I hate this time of year! It’s hurricane season for those of us who live in Hurricane Alley, right on the bulls-eye. Unlike the folks on the central Gulf Coast, who watch the southern horizon, we continually glance toward the eastern horizon. Two things of note come to us from the east: gorgeous sunrises… and devastating killer storms. We prefer the former, but, unfortunately, we get the latter, far too often, here in the geographic location known as the "Catcher's Mitt" of the East Coast.
Hurricanes are a fact of life here in the coastal Carolinas. There is no escaping that fact. So… those of us who choose to make our homes here have to adapt to Mother Nature’s aggressive ways.
By July, every year, without fail, I begin checking my hurricane supplies.
Some years ago, I built what my family refers to as my “hurricane chest”. In that chest, I store such necessary items as: a camp stove with a number of propane gas cylinders, battery powered lanterns, battery powered radios with the National Weather Service’s radio frequencies, candles, knives, coffee pot (for brewing coffee the old fashioned way… on the camp stove), and other things like important instructions on how to purify contaminated water with common household chemicals, and, of course, all shapes and sizes and strength batteries. And a lot of other items I think I might need. What goes in the chest is determined by me… based on well over 40 years of experience surviving these brutal terrorists of nature.
I always check the hurricane chest first to see that everything is where it should be and to decide what, if anything, needs to be updated or replenished.
Next, I check to see that my oil lamps have plenty of fuel and that the wicks are trimmed and in good shape and replace those that are not. Then, I have to check out the five gallon “jerry” cans which will store clean tap water for drinking and what little cooking we will do for the several days we will be without electricity.
Then, I check out my ice chest. An ice chest is a must… two or more are even better. Next, it is time to make a list of foodstuffs we’ll need to get through about a week of a totally useless kitchen. The trick is to purchase canned food that will not spoil and can be eaten throughout the remainder of the year… should we be lucky enough not to need it.
One thing it is vitally important to check on is… the state of our prescription medications. Do we need refills? If so, get them without delay. Everything comes to a stand still when the power goes out, even pharmacies.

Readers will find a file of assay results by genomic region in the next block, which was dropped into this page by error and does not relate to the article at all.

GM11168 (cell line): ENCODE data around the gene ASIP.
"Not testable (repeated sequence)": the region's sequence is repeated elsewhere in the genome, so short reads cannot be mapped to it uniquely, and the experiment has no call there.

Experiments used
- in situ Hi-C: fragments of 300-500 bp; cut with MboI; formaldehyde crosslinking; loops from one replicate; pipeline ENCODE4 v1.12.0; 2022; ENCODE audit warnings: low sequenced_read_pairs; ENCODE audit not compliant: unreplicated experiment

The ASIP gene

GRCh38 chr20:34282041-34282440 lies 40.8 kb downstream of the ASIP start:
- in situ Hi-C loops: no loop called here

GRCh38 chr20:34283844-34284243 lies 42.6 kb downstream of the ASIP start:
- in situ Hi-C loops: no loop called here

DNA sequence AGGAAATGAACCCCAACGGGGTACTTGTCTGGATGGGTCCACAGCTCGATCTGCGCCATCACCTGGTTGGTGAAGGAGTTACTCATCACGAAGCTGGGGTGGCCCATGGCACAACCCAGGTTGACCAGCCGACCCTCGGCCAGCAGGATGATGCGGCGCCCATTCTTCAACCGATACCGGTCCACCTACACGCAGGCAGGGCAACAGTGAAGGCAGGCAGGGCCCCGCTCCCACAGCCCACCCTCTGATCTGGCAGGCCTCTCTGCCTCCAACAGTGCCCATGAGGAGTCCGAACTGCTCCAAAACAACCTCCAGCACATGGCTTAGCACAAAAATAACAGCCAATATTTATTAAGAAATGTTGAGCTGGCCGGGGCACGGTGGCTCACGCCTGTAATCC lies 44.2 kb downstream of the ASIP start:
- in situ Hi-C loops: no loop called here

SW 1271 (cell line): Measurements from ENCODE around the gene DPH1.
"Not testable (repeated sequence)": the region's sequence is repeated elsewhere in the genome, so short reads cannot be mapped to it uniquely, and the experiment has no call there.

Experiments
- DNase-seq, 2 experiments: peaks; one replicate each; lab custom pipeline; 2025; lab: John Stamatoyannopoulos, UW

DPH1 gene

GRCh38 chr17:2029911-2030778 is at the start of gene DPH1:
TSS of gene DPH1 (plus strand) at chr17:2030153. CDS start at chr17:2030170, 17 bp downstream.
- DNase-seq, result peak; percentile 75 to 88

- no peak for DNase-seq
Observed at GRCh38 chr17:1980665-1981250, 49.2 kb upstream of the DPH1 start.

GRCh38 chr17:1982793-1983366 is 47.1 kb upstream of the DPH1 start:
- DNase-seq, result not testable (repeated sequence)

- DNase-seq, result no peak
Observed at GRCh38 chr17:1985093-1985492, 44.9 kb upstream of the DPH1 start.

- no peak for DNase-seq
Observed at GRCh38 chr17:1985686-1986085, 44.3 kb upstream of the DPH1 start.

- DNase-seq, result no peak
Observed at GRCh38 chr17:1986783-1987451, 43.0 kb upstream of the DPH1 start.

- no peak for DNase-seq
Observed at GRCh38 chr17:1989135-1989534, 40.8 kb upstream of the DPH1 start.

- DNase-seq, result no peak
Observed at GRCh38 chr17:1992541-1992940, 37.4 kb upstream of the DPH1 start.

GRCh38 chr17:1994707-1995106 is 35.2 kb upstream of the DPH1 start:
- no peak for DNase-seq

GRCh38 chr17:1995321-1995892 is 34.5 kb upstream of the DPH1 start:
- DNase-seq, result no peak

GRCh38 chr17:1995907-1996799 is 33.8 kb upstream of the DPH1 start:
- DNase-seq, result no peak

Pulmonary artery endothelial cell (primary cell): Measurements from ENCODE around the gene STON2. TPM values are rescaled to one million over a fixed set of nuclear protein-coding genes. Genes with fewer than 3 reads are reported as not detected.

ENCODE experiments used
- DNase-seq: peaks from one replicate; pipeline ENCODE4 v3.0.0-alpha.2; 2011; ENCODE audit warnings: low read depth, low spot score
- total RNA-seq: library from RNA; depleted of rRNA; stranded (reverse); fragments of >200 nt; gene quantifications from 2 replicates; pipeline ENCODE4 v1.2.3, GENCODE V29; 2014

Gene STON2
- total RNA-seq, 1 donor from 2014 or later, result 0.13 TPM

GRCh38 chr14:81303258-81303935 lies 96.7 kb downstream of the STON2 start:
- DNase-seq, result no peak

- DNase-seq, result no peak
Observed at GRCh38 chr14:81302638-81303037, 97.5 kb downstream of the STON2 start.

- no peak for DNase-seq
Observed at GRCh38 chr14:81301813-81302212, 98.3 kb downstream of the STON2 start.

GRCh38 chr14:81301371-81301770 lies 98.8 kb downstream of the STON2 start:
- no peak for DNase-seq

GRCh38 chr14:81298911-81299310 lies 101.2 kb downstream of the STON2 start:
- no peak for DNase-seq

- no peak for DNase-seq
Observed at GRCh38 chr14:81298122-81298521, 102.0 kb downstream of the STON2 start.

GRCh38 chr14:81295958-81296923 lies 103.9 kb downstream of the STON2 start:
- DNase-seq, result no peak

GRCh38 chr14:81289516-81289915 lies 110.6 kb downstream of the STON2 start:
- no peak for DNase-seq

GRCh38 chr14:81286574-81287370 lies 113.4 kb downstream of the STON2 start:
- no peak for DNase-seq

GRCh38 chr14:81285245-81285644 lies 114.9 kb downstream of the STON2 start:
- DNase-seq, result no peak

Now it is time to check out the battery powered TV, police band radios, handheld flashlights, including the wind-up emergency lights. We have to be sure the cell phones are fully charged and the auto-chargers are where they are supposed to be… and that they function.
Then it is time to move out of the house into the yard. All yard, patio and deck furniture must be secured, tired down, stored, and/or placed out of the wind. Swings hanging from chains must be taken down and stored. Those giant garbage containers on wheels must also be secured and moved to place out of the wind.
Some folks board up their windows and glass storm doors. Most of us just tape them up to control the shattering and lessen the chance of their becoming a lethal wind-borne projectile.
And then we come to the rolling stock… the cars and trucks. We have to top off the gas tanks of the vehicles… just in case we have to make a run for it. Gas pumps don’t work without electricity.
If you have a portable generator then you must be sure you have ample fuel to last at least a week.
Finally, we check out our first aid supplies.
So, now we can stand back, take a breather, and run through all this stuff again, in our minds, to see what we have forgotten, because there is always something.
Please note: The list of “to-do things”, above, changes with every home. For instance, if you have a boat, or boats, you must get them out of the water and into safe storage.
If we have planned correctly, and if we have taken all the precautions we can and equipped ourselves as best we can, then all we can do now is hunker down and wait it out.
There is only so much we can do. After that… we are completely at the mercy of Mother Nature.
As I write, there are three storms approaching the eastern coast of the US. Hanna is first in line, and due to hit somewhere in our vicinity within 24 hours, or less. Then right behind her is a powerful storm named IKE, already a CAT-4 storm, and the tiny Josephine follows IKE. And we are just reaching the peak of the hurricane season.
These storms are so unpredictable that one dares not take them casually. So, we don’t. We plan for the worst and hope for the best.
So, over the next few days, I expect to be publishing less, as the computer requires electricity. When the power comes back… so will I.